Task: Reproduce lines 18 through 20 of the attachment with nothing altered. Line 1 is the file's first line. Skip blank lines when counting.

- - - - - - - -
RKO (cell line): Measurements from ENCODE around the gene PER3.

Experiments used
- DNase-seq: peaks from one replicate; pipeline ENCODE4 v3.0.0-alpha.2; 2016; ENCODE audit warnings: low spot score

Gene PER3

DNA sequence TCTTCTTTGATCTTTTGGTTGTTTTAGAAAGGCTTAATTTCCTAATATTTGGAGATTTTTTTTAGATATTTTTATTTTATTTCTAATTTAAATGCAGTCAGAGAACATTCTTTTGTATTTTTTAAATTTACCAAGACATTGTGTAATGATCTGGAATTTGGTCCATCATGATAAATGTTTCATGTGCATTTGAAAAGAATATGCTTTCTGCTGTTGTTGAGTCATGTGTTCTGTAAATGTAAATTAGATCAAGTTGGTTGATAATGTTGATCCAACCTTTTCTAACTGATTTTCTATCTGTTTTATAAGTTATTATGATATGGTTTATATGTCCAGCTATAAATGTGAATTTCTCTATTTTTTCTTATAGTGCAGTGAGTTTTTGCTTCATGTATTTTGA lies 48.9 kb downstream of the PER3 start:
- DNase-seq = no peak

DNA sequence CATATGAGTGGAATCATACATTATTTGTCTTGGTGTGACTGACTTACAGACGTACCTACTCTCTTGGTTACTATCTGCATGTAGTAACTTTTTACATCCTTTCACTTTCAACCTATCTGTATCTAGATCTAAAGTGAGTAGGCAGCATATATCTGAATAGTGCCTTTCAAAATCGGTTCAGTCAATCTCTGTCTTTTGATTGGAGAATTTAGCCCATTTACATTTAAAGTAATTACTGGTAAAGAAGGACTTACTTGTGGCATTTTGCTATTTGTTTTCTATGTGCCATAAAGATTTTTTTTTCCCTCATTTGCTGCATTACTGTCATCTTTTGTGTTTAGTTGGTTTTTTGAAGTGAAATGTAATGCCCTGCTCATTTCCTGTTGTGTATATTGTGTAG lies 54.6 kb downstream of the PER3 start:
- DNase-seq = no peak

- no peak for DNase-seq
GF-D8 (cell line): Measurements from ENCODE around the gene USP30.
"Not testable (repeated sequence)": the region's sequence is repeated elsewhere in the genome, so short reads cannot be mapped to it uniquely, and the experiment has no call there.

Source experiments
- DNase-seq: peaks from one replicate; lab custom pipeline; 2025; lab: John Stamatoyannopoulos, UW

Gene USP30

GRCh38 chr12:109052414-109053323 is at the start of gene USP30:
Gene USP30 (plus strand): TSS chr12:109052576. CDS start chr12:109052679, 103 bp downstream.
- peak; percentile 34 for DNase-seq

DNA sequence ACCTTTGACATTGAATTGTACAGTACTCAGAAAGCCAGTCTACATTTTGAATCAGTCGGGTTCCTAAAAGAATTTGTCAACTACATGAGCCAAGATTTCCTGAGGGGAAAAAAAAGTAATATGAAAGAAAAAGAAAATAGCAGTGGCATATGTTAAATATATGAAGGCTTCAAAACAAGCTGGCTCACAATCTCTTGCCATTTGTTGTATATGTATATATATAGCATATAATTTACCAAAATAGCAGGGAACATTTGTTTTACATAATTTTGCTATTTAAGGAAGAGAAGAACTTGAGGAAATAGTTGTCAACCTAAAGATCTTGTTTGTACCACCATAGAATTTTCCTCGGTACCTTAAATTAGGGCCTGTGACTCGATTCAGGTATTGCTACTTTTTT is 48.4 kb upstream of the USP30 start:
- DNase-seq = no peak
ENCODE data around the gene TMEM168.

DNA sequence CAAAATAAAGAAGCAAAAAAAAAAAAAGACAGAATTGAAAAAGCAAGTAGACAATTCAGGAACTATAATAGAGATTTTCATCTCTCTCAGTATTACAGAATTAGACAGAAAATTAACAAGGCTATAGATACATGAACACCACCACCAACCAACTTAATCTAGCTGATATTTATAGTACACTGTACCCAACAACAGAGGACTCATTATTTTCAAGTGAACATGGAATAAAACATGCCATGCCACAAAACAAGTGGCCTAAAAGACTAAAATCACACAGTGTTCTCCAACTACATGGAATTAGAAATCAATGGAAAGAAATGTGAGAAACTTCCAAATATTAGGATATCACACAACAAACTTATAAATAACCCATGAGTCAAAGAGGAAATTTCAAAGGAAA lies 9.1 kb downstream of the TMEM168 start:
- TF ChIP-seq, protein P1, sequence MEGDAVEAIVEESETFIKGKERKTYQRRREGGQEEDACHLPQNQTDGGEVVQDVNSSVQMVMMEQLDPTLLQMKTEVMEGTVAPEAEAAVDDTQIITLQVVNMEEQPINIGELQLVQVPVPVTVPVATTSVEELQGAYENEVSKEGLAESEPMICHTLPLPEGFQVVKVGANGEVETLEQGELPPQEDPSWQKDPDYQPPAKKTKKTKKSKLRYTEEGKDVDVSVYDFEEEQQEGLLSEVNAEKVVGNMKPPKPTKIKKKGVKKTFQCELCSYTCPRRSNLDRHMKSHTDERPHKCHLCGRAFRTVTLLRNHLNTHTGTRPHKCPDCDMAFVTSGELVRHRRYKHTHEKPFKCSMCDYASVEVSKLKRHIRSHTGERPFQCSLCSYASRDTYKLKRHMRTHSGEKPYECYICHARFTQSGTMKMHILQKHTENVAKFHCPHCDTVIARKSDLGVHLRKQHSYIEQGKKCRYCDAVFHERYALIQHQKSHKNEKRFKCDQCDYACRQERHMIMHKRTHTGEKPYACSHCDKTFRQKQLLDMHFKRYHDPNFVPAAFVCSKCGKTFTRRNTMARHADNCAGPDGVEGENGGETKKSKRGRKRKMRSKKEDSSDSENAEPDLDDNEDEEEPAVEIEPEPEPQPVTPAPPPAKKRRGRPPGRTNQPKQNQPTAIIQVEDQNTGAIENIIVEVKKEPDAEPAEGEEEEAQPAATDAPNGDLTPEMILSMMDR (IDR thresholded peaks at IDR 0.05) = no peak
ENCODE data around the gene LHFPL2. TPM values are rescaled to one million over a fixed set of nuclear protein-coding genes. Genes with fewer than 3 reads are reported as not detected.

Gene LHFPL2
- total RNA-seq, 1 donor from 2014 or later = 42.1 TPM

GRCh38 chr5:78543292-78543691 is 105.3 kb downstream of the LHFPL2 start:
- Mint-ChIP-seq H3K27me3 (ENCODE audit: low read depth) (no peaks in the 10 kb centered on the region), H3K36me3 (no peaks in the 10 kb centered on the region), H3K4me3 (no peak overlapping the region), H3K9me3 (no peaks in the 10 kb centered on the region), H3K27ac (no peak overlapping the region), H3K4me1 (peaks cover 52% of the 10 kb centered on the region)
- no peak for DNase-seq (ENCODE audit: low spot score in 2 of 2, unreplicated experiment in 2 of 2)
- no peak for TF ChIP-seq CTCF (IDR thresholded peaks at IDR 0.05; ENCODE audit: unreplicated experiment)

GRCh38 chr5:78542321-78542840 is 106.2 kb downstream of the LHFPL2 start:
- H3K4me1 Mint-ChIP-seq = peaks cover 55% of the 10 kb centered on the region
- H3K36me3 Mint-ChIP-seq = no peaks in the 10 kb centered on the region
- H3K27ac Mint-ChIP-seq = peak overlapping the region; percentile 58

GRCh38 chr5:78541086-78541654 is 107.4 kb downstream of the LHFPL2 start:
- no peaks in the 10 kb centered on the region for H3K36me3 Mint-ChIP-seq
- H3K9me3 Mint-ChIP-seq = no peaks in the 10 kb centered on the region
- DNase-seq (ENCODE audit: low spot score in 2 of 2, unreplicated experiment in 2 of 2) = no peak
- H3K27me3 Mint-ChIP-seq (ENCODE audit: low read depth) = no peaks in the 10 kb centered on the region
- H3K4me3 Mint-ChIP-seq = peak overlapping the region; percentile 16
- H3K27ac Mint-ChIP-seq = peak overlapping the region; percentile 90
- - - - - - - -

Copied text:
DNA sequence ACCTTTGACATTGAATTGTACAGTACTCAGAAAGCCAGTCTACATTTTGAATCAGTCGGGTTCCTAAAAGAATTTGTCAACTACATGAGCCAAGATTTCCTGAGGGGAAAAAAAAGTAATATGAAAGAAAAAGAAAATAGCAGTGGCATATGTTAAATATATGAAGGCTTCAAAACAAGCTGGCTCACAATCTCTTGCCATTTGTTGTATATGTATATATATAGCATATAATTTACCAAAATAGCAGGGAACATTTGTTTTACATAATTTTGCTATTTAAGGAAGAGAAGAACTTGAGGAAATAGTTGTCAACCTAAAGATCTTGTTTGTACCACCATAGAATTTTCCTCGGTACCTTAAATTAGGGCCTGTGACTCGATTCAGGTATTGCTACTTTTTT is 48.4 kb upstream of the USP30 start:
- DNase-seq = no peak
ENCODE data around the gene TMEM168.